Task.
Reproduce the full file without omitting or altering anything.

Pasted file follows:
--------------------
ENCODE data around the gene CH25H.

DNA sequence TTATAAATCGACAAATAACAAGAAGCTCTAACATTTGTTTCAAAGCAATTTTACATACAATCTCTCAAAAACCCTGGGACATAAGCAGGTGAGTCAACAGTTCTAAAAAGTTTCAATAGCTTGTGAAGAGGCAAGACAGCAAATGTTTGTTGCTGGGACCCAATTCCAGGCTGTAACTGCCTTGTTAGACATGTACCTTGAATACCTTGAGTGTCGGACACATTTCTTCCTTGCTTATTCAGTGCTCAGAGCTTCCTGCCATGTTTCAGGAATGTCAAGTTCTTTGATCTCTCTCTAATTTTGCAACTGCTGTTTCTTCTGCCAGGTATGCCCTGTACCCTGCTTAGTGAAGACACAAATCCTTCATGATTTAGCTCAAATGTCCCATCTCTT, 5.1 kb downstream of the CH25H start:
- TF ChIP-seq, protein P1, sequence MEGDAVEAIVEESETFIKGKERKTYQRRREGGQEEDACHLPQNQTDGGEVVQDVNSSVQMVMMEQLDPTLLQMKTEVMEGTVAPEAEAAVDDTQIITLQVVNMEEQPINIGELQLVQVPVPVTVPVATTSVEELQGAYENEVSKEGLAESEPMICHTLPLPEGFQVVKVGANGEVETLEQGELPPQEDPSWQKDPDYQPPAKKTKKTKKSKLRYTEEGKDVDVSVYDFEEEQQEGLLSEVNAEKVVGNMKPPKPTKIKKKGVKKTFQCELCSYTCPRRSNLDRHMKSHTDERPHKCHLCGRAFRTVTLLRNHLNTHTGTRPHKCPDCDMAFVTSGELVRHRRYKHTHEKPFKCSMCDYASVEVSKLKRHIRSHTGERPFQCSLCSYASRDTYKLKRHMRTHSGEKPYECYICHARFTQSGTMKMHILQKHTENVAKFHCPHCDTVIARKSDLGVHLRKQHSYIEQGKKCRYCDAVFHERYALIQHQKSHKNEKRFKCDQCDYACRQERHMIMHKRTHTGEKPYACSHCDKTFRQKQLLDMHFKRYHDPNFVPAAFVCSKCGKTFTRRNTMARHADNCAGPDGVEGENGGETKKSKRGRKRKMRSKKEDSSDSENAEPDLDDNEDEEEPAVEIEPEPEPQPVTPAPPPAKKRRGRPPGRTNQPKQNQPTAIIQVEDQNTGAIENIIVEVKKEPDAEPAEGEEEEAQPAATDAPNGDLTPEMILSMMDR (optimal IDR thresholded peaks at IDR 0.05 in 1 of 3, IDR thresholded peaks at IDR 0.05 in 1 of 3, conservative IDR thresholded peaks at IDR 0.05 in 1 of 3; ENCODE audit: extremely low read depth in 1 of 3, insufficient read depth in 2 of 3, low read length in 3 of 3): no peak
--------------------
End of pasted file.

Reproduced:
ENCODE data around the gene CH25H.

DNA sequence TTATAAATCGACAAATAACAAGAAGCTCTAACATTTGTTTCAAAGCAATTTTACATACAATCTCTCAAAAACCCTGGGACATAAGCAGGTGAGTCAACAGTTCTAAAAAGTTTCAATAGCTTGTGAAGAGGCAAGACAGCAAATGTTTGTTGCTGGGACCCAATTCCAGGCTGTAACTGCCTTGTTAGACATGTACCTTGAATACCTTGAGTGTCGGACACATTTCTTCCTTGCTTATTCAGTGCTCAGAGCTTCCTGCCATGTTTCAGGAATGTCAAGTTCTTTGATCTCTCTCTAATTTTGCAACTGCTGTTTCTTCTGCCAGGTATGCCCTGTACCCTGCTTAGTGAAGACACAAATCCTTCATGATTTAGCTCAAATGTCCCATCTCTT, 5.1 kb downstream of the CH25H start:
- TF ChIP-seq, protein P1, sequence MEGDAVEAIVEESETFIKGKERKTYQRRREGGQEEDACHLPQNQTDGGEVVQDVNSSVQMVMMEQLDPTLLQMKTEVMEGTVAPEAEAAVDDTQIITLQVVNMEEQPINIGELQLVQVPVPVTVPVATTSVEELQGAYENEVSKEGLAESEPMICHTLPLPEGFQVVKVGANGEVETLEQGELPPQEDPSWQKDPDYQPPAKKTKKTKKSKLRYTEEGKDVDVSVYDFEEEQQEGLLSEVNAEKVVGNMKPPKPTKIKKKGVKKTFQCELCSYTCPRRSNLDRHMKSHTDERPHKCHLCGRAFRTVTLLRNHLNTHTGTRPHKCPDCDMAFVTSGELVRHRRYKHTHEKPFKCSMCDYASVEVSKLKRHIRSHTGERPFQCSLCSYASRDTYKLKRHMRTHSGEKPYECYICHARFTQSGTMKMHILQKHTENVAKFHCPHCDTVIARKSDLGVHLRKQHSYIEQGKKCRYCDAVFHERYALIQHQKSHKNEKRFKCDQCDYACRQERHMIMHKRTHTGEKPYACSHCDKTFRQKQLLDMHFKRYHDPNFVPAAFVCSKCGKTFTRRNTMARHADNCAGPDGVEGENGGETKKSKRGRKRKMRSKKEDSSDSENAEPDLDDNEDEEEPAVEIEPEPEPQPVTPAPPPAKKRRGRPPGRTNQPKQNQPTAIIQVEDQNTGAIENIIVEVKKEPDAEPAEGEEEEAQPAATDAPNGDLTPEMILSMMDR (optimal IDR thresholded peaks at IDR 0.05 in 1 of 3, IDR thresholded peaks at IDR 0.05 in 1 of 3, conservative IDR thresholded peaks at IDR 0.05 in 1 of 3; ENCODE audit: extremely low read depth in 1 of 3, insufficient read depth in 2 of 3, low read length in 3 of 3): no peak